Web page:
How Asthma Works On The Airway

Asthma is a lung condition that makes it difficult to breathe. It’s a common condition, and unfortunately becoming more common. At present, over 6 million children and teens have asthma. Asthma affects the airways – the bronchial tubes – which is why it is sometimes called bronchial asthma. In order to understand how asthma works on the airways, you need to understand how breathing normally works.

Normally, when you breathe, you draw air in through your nose and mouth. It goes down the trachea and into the lungs through ‘bronchia’ and ‘bronchioles’, fleshy tubes whose job is to carry air into your lungs. In normal, healthy lungs, those tubes are firm and round, completely open and unobstructed. Air moves in and out of the lungs through them easily.

Asthmatic bronchia are nearly always slightly inflamed, the walls swollen, red and sensitive. The slight constriction may not make much difference most of the time, but it does make the bronchial walls far more sensitive. When irritants like cigarette smoke, chemicals or allergens are drawn in through the bronchial passages, the tiny particles in them irritate the lining of the bronchial walls, and they get even more swollen. At the same time, your lungs make more thick, heavy mucus in an effort to soothe the irritation. This closes the bronchial tubes down even more, making it more and more difficult to get air in and out of your lungs. Finally, the third thing that happens when you have an asthma flare is that the muscles around those tubes start tightening, adding a stranglehold from the outside to the narrowing on the passageway on the inside.

Now that you understand how asthma works on the airway, you can also understand how the different parts of treatment program for asthma works on the airway. Let’s take a look:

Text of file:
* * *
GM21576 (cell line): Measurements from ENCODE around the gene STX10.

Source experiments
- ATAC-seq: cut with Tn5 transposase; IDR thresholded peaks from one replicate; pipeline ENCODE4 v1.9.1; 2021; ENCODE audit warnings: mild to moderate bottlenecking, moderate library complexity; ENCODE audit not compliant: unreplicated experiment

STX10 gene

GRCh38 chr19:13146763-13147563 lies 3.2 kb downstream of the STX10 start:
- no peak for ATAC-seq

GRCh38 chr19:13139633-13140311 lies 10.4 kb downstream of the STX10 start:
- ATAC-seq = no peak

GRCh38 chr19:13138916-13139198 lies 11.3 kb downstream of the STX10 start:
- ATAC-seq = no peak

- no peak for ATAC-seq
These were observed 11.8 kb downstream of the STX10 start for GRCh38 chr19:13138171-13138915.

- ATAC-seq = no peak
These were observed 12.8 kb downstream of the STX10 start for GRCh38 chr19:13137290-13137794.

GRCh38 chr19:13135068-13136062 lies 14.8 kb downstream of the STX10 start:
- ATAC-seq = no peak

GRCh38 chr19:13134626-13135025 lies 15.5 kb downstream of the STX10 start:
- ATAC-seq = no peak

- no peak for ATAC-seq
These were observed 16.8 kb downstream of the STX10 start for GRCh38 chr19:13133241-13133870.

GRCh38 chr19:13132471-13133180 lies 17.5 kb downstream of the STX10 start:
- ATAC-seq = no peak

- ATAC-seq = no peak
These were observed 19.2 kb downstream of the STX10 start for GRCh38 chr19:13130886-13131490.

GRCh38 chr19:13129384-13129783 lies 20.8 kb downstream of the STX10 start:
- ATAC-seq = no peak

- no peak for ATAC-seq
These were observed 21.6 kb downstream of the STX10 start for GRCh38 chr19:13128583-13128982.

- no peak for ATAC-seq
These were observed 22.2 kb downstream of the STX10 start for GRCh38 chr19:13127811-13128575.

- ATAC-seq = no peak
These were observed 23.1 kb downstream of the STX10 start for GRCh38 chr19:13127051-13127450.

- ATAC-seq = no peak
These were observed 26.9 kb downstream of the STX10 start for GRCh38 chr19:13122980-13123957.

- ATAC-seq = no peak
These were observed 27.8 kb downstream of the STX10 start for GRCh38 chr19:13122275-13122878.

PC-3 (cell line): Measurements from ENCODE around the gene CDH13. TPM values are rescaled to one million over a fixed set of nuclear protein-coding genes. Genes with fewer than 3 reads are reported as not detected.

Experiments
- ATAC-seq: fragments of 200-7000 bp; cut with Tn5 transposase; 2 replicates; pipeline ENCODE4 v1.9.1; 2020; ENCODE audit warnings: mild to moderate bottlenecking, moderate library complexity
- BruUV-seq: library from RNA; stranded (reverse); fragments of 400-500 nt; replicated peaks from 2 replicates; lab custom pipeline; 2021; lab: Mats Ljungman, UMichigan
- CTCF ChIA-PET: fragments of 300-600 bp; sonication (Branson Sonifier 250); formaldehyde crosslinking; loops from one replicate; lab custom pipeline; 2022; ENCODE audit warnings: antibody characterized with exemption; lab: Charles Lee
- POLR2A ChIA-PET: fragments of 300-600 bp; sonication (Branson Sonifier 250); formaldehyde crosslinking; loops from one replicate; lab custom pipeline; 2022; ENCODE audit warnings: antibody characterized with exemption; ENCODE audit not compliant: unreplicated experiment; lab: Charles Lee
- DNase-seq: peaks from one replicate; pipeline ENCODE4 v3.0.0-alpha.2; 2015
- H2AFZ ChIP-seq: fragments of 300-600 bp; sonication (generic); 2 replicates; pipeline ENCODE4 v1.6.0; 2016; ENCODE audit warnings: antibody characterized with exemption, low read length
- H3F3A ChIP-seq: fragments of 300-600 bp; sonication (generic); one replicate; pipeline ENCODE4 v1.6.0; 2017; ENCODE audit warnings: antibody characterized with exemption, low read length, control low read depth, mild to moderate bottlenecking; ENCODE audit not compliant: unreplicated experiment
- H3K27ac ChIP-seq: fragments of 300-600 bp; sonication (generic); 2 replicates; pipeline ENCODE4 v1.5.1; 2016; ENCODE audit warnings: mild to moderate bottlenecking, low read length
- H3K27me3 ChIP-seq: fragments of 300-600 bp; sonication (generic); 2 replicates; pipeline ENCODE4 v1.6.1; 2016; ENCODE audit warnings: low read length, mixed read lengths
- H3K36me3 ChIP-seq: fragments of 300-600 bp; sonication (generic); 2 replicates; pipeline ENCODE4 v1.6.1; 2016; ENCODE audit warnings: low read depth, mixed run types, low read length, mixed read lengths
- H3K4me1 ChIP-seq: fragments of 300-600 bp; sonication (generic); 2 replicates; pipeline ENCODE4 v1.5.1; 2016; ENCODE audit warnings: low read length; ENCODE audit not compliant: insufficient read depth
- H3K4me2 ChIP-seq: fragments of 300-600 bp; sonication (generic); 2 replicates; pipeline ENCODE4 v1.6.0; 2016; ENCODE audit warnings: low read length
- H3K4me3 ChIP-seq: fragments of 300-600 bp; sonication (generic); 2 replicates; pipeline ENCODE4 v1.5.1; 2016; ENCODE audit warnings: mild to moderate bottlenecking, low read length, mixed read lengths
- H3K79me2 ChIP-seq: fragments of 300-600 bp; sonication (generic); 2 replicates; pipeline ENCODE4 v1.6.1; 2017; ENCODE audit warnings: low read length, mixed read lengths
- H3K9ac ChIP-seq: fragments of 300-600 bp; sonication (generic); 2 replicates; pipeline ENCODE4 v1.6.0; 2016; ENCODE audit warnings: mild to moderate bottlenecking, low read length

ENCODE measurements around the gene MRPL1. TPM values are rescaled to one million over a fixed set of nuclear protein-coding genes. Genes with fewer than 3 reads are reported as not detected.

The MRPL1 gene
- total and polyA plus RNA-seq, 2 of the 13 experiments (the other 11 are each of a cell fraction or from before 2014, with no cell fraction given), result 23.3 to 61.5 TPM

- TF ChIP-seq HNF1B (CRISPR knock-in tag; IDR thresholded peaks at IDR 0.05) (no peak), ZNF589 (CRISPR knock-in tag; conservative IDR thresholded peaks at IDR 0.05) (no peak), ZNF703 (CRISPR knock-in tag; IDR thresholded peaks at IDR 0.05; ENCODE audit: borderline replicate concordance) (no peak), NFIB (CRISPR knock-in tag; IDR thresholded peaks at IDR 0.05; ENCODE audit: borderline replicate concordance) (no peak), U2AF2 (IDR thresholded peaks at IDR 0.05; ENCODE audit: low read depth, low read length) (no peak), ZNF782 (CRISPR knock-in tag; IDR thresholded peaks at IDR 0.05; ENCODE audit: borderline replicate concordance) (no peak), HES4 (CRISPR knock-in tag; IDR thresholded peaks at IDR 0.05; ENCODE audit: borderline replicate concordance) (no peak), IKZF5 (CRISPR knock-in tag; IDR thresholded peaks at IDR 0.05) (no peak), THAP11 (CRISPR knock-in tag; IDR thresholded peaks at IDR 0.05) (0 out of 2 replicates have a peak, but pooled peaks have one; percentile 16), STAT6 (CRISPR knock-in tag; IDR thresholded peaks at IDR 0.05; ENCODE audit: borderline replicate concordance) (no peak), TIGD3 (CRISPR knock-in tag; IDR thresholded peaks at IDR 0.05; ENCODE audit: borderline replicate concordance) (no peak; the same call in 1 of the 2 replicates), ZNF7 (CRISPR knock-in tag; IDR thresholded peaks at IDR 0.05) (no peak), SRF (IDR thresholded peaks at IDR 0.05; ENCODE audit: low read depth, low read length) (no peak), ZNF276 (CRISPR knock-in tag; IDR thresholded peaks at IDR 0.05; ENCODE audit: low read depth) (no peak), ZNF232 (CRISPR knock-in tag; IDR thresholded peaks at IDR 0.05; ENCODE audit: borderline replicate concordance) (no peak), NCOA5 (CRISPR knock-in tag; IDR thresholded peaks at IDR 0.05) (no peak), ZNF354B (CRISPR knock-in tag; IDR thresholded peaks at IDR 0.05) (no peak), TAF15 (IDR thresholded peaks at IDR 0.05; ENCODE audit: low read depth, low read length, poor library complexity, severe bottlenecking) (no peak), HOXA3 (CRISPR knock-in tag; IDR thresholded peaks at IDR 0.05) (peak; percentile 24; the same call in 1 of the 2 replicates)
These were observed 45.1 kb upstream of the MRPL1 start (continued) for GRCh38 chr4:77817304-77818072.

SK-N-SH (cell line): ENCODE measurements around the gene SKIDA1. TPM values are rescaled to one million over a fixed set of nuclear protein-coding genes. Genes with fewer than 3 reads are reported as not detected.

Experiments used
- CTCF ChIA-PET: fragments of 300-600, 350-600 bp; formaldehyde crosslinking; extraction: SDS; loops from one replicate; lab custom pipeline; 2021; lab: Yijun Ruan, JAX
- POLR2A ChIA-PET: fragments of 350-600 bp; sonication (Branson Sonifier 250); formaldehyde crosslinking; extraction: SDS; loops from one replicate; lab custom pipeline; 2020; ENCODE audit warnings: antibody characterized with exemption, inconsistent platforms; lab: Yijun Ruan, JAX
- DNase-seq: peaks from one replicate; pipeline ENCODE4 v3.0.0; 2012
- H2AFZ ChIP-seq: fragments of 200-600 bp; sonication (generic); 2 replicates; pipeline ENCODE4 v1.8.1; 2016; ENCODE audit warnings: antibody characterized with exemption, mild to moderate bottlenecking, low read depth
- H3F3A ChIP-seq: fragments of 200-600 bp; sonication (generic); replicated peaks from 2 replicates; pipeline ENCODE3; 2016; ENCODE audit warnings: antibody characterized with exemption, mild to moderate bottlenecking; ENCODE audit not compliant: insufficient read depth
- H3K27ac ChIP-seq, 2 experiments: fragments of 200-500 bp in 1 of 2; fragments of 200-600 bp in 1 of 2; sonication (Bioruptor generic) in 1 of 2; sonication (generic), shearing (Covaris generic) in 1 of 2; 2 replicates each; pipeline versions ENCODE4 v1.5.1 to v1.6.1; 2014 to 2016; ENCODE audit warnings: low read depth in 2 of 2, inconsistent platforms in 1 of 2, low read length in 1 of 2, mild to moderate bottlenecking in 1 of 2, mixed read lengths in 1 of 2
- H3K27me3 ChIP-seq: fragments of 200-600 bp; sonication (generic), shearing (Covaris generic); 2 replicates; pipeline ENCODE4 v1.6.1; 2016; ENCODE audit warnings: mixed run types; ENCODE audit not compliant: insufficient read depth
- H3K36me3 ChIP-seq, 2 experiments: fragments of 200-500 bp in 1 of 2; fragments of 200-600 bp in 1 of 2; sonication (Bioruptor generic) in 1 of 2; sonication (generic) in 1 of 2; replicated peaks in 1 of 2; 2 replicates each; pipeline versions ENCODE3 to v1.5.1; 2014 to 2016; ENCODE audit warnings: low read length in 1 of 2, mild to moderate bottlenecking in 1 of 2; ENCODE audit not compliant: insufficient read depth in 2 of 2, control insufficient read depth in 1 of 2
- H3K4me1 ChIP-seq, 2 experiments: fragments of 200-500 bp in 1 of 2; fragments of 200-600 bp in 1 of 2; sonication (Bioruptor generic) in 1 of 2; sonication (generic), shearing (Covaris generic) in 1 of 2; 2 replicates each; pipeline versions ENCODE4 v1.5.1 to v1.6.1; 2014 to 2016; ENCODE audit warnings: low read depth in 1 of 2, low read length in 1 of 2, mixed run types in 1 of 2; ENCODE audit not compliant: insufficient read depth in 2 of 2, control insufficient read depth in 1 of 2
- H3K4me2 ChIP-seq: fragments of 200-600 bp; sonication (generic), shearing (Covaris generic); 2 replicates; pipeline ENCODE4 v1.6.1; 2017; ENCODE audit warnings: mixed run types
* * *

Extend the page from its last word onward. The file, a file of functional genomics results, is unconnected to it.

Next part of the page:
1. A bronchodilator inhaler is a muscle relaxant. It works to relieve constriction in your airways by relaxing the muscles around your bronchial tubes, allowing them to open more. Sometimes, a doctor will prescribe that you use a bronchodilator about fifteen minutes before using another inhaler to open up those passageways and let the medicine penetrate your airways.
2. An anti-inflammatory drug used on a daily basis can help reduce the chronic inflammation of the bronchial passageways and make them less sensitive to allergens and irritants. Most of the more common anti-inflammatory drugs are inhaled steroids which are judged safe for long-term use.
3. Avoiding triggers and allergens prevents the irritation of your bronchial passages that causes acute asthma flares.
4. Peak flow monitoring – or just being watchful – helps you monitor the condition of your bronchial tubes by measuring how much air is going in and out through your bronchia and bronchioles. When you notice a significant drop – or a slow steady one – you know that it’s time to call your doctor.

By understanding how asthma works on the airway, and how the different types of treatment for asthma all work together to reduce inflammation, irritation and constriction, you can see how important each part of your asthma treatment plan is. Keep in mind that every part of your treatment plan supports every other part, and working together you can be symptom-free for months.. or even years.